The Evolving Context of Family Enterprise Consulting in the Caribbean

Thanks to Michael O’Neal for this article extending our understanding of family enterprise and family enterprise consulting in the Caribbean.

The private sector in the Caribbean is comprised of a relatively small number of large multinational and national or regional firms, a larger number of medium-sized entities, and a preponderance of small/micro enterprises [1]. But while, on the one hand, there is a growing recognition of the complexity and significance of family business in the Caribbean there remains, on the other hand, a dearth of research on family business in the Caribbean and the concomitant building of a body of local knowledge which would inform the practice of family enterprise advising.

Much of the existing related research has historically had a focus on entrepreneurship and renowned West Indian Nobel laureate, economist Sir Arthur Lewis’s 1973 statement to the Caribbean Development Bank Board of Governors on “The Shortage of Entrepreneurship” in the Caribbean still resonates in the policy arena as governments wrestle with the challenges of stimulating and supporting entrepreneurship in their countries. A 1992 University of the West Indies seven-monograph series on “Culture and Entrepreneurship in the Caribbean” remains a seminal corpus of scholarship on the subject but is now out of print. Indeed, Trinidadian family business advisor and Family Firm Institute Fellow, Annette Rahael’s more recent essay on family business in Trinidad and Tobago in the Handbook of Family Business and Family Business Consultation (FFI Fellow Florence Kaslow 2006) is an important contribution. As the first person from the Caribbean to have earned the Family Firm Institute’s professional family business advising designation, awarded in 2004, Rahael is also a regional pioneer.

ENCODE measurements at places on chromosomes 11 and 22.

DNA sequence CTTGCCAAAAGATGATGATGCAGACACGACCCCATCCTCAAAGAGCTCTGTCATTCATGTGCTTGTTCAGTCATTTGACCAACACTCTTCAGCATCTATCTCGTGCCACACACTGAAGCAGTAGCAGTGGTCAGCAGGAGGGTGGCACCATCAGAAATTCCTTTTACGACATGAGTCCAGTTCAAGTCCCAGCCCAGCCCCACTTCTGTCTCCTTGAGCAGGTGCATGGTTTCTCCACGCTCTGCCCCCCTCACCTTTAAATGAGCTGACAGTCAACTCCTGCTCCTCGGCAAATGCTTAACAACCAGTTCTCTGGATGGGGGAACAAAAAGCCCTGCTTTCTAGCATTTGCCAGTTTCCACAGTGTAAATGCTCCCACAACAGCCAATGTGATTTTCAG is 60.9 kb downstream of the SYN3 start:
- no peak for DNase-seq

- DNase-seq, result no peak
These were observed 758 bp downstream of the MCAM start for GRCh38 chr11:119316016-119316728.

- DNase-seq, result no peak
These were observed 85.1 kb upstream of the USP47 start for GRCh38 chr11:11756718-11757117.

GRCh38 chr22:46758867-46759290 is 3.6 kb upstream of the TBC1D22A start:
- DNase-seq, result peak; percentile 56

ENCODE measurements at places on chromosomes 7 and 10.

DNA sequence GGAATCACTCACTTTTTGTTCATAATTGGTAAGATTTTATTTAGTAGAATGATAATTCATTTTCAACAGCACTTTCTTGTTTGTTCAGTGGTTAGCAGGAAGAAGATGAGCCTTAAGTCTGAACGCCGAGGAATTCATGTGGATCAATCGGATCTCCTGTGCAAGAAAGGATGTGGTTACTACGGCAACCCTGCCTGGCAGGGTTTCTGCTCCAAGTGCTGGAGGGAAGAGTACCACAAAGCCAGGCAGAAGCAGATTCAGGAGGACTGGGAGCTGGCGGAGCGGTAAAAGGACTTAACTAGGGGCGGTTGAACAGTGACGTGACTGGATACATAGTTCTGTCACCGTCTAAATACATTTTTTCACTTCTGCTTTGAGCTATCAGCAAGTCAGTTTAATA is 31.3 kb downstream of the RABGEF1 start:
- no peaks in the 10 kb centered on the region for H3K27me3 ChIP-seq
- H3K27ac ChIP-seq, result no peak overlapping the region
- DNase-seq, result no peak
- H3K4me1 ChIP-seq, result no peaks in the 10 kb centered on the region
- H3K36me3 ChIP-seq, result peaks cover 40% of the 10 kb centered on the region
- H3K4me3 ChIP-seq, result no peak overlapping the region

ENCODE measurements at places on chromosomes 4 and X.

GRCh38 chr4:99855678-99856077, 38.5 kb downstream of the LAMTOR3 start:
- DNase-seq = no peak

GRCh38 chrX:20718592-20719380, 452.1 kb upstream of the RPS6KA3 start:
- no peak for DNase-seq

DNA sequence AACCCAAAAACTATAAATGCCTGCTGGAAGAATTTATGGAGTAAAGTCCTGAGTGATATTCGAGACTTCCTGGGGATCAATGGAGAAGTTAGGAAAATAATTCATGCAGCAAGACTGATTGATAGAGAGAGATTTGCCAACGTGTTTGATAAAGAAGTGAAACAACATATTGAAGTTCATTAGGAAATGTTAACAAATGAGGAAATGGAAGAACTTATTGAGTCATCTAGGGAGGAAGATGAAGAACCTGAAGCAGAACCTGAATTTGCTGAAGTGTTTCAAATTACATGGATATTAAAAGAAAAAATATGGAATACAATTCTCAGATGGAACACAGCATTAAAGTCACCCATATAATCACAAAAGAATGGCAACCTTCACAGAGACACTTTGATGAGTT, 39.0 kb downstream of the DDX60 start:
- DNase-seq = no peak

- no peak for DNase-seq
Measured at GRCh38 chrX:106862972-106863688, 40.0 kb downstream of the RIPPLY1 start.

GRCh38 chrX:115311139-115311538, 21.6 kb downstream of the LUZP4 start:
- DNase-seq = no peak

Recent Research and Developments

Whereas, when Rahael’s essay on family business in Trinidad and Tobago was published in 2006, there was no focus on family business at any of the country’s institutions of higher education, that circumstance, happily, has begun to change regionally. A small group of scholars at the University of the West Indies, for example, has begun to research and publish on Caribbean family business, addressing topics such as “Succession Planning in Ethnic Family-Owned Businesses: Evidence from Jamaica” [2] and a course on “Managing the Family Business” is now offered as a component of the University of the West Indies’ Arthur Lok Jack Graduate School of Business’s master of small and medium enterprise management degree program. And in the hispanophone Caribbean, the Babson College Successful Transgenerational Entrepreneurship Practices (STEP) project includes universities in Puerto Rico and the Dominican Republic and a group of participant business families in those countries, one of the outcomes of which is the generation of case studies, which will now stand alongside Prof. and FFI Fellow Ernesto Poza’s well-known case study of Grupo Ferré Rangel, the Puerto Rican business family dynasty [4].